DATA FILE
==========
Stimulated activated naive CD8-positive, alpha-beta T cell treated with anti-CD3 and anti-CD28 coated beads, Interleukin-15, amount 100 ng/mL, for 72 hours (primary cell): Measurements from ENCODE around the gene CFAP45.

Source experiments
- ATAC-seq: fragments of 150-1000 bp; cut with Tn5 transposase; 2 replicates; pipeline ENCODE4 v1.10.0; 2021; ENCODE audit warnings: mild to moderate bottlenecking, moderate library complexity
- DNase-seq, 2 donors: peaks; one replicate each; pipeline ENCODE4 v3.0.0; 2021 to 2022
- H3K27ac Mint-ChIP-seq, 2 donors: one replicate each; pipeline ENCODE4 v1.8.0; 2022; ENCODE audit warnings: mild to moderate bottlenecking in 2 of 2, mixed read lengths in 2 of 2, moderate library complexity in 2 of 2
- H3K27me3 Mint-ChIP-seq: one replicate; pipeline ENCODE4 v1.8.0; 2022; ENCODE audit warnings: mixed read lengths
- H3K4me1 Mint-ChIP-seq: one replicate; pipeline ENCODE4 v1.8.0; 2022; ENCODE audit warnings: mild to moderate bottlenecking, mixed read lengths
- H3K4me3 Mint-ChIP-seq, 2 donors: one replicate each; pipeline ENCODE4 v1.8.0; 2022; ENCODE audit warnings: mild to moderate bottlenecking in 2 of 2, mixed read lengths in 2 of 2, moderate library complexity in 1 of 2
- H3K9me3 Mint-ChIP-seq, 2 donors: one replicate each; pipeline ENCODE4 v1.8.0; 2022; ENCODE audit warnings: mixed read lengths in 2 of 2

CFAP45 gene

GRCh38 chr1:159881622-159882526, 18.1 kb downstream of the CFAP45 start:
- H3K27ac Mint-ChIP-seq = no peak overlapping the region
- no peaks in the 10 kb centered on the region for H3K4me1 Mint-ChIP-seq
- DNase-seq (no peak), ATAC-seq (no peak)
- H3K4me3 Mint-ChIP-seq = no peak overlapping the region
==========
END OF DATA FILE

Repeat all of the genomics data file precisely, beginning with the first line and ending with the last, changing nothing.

Stimulated activated naive CD8-positive, alpha-beta T cell treated with anti-CD3 and anti-CD28 coated beads, Interleukin-15, amount 100 ng/mL, for 72 hours (primary cell): Measurements from ENCODE around the gene CFAP45.

Source experiments
- ATAC-seq: fragments of 150-1000 bp; cut with Tn5 transposase; 2 replicates; pipeline ENCODE4 v1.10.0; 2021; ENCODE audit warnings: mild to moderate bottlenecking, moderate library complexity
- DNase-seq, 2 donors: peaks; one replicate each; pipeline ENCODE4 v3.0.0; 2021 to 2022
- H3K27ac Mint-ChIP-seq, 2 donors: one replicate each; pipeline ENCODE4 v1.8.0; 2022; ENCODE audit warnings: mild to moderate bottlenecking in 2 of 2, mixed read lengths in 2 of 2, moderate library complexity in 2 of 2
- H3K27me3 Mint-ChIP-seq: one replicate; pipeline ENCODE4 v1.8.0; 2022; ENCODE audit warnings: mixed read lengths
- H3K4me1 Mint-ChIP-seq: one replicate; pipeline ENCODE4 v1.8.0; 2022; ENCODE audit warnings: mild to moderate bottlenecking, mixed read lengths
- H3K4me3 Mint-ChIP-seq, 2 donors: one replicate each; pipeline ENCODE4 v1.8.0; 2022; ENCODE audit warnings: mild to moderate bottlenecking in 2 of 2, mixed read lengths in 2 of 2, moderate library complexity in 1 of 2
- H3K9me3 Mint-ChIP-seq, 2 donors: one replicate each; pipeline ENCODE4 v1.8.0; 2022; ENCODE audit warnings: mixed read lengths in 2 of 2

CFAP45 gene

GRCh38 chr1:159881622-159882526, 18.1 kb downstream of the CFAP45 start:
- H3K27ac Mint-ChIP-seq = no peak overlapping the region
- no peaks in the 10 kb centered on the region for H3K4me1 Mint-ChIP-seq
- DNase-seq (no peak), ATAC-seq (no peak)
- H3K4me3 Mint-ChIP-seq = no peak overlapping the region